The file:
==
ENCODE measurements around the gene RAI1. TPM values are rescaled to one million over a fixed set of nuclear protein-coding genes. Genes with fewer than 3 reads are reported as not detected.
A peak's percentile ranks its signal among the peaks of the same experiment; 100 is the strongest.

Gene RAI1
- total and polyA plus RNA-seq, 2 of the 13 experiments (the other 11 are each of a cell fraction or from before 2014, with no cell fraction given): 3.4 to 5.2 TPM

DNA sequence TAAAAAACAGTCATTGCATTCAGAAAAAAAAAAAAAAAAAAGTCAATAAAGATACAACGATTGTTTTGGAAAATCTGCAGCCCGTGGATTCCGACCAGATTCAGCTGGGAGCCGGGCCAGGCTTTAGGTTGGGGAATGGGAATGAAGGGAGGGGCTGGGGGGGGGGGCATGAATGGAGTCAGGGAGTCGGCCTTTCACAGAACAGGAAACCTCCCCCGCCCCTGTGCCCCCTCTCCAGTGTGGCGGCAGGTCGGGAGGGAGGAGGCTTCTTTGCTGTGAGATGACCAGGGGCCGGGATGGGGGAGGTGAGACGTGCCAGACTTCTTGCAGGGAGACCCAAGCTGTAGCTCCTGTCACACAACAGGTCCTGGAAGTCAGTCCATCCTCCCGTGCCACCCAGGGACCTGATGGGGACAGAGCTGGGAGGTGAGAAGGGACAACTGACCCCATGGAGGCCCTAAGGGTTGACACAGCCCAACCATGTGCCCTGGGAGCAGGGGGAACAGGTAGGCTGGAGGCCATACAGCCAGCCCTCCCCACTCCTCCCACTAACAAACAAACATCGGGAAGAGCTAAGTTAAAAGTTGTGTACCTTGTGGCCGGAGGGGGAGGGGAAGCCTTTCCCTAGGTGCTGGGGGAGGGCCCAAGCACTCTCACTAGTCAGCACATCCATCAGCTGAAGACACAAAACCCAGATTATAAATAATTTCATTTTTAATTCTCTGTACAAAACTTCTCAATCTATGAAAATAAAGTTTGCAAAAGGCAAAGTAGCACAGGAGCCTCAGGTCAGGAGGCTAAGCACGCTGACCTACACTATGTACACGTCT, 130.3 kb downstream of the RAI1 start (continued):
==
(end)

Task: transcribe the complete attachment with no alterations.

ENCODE measurements around the gene RAI1. TPM values are rescaled to one million over a fixed set of nuclear protein-coding genes. Genes with fewer than 3 reads are reported as not detected.
A peak's percentile ranks its signal among the peaks of the same experiment; 100 is the strongest.

Gene RAI1
- total and polyA plus RNA-seq, 2 of the 13 experiments (the other 11 are each of a cell fraction or from before 2014, with no cell fraction given): 3.4 to 5.2 TPM

DNA sequence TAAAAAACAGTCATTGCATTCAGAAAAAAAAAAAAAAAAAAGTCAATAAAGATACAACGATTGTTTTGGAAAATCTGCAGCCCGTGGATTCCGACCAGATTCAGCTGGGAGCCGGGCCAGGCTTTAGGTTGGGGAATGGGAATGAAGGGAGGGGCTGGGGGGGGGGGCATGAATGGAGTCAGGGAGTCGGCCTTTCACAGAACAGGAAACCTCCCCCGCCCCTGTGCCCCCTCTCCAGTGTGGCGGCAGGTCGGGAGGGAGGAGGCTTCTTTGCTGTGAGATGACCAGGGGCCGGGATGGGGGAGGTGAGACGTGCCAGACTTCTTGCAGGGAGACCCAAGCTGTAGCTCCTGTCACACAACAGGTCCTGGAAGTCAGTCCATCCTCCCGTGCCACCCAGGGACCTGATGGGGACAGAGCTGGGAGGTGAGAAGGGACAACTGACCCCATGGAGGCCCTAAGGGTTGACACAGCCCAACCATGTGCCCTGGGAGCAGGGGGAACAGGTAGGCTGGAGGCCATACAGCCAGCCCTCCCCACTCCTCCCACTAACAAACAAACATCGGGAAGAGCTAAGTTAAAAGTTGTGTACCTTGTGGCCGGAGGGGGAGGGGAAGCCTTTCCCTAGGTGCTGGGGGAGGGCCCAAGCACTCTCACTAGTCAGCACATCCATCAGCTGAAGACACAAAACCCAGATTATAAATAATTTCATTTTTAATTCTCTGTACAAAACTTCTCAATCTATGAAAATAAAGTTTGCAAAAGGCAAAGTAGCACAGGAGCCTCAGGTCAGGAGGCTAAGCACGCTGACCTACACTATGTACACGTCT, 130.3 kb downstream of the RAI1 start (continued):